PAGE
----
IT was never just a tree.
It was planted at the same time the school in Ballyvourney was built no less than 120 years ago and had stood tall and proud up until 2019.
Then, a few passing locals, including the parish priest, noticed it was looking a bit sickly. A tree surgeon was called out, but, the diagnosis wasn’t good. The tree was sick and would only get sicker.
The worry was that a branch would fall and hurt one of the school- children if left as it was, so a difficult decision had to be made. A notice went into the parish newsletter that the tree would have to be felled, and to say there was upset would be an understatement. In fact, the whole saga was reported on the RTÉ news.
You see, it was never just a tree.
Every child from the village, their parents and their grandparents, had tales of sitting under it in the shade reading a book. Memories of climbing onto the branches, waiting for the morning bell to ring, and of the tree being a meeting spot when the school was closed.
In short, the tree had become as much a member of the community as anyone else.
The primary school principal, Conchúr O Luasa, decided to keep the five metre stump in place in case a project around it would come to light in the future.
And so the locals waited, as per the instructions of the surgeon, to see if the tree would remain safe or become a danger and have to be removed completely.
Thankfully, it was the former.
The school and the tidy towns committee then came together and decided to commission a carver to make the tree a symbol of the artistic talents of the children in the school and the folklore of the area, and a memorial to some of the extraordinary people that can call Ballyvourney and Ballymakeera home. A timeless piece for the ages.
Having discussed the project with six carvers from all over Ireland, they chose the award-winning talents of Special Branch Carvers from Fenor in Co Waterford to turn their vision into reality.
Its master craftsman John Hayes is responsible for the longest carving from a single piece of wood, known as Dragonslayer, which can be seen at the Waterford Viking Triangle in Waterford City. His talent is recognised and admired worldwide.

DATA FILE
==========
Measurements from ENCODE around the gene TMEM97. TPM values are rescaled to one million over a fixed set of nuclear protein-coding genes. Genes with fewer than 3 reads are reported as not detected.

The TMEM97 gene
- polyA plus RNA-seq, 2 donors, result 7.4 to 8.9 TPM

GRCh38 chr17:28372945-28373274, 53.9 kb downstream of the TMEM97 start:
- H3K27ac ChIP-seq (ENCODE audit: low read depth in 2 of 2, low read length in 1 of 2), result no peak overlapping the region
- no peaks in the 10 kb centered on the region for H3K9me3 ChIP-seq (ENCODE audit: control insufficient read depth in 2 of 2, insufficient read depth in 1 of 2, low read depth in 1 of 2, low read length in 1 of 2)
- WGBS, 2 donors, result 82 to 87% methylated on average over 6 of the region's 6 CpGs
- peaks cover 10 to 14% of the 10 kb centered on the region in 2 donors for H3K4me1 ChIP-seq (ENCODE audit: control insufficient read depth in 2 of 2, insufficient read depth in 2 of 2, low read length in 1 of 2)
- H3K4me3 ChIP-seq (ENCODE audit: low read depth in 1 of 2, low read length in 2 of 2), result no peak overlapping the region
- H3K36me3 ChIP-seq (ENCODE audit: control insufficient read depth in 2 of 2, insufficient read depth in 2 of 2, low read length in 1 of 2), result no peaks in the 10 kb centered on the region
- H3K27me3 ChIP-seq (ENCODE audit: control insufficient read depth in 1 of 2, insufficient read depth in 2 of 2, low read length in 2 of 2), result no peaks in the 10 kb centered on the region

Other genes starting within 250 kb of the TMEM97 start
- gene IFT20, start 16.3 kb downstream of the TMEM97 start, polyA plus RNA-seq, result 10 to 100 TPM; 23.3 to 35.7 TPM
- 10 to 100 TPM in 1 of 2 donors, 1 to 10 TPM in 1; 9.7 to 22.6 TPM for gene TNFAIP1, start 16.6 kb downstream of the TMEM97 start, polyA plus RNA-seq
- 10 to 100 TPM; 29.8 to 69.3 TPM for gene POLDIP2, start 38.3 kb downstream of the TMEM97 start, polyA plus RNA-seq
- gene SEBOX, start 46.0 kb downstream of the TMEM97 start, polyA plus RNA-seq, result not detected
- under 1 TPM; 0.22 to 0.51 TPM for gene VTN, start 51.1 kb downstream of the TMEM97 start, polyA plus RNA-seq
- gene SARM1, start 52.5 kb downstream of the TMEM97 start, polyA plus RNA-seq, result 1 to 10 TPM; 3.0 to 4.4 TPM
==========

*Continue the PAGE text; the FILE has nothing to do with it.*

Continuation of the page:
The next topic to discuss was money. Thankfully, €8,000 was provided by Grousemount windfarms/ESB, a grand was provided by the Gaeltacht Arts Council, and the rest was fundraised by the community, with generous donations from local businesses.
John covered the VAT costs as a thank-you to the community, and after three weeks of hard graft in the recent blistering heat, Crann na nÓg (young tree) was revealed in all its glory. The stunning results can be seen here.
To say the work of art can stop traffic is an understatement. It is a jaw-dropping, stunning piece of art that draws the attention of every passer-by.
You have to walk around the piece to see and appreciate every depiction that John created with his chainsaw.
There are coloured pencils representing the adjacent school and woodland animals and birds from the surrounding wooded area. A seat with a cat sitting peacefully and an old style kettle. There is a deer on top paying homage to St Gobnait and the story of her settling in the area, having found the nine white deer she had been instructed to seek out as an indication of where she should start her religious community.
At the top of the carving, you have two characters, and depending who you speak to, you might be told that they are two local children. Or you may be told that they are Gráinne and Oisín, or even that the female is a depiction of St Gobnait.
But that is the beauty of art and the beauty of nature, they mean different things to different people.
My favourite carving is that of nurse Julia Singleton with her faithful dog Renti.
She was originally from Cullen near Millstreet but wed a man from Ballyvourney. He, Michael Creedon from the old forge, built a timber house on the site where the Abbey Hotel is now and there they settled.
Julia was the district nurse for the area and it would be fair to say she delivered almost every baby in the area over several decades.
She travelled from house to house on her bicycle, and even travelled to Coolea by horse and cart to deliver a baby two days before her own son Conrad was born.
Julia’s husband unfortunately died young and Renti the dog became the companion of Conrad when his mother was out delivering babies, and company to a tired nurse when she came home in the dead of night.
The nurse only retired a few years before she died in the mid-1970s.
Crann na nÓg is a beautiful piece of art, well worth visiting when you’re next in the area, and even though it will darken in colour with age, as long as it is oiled regularly it will be there for all to enjoy and admire for many years to come.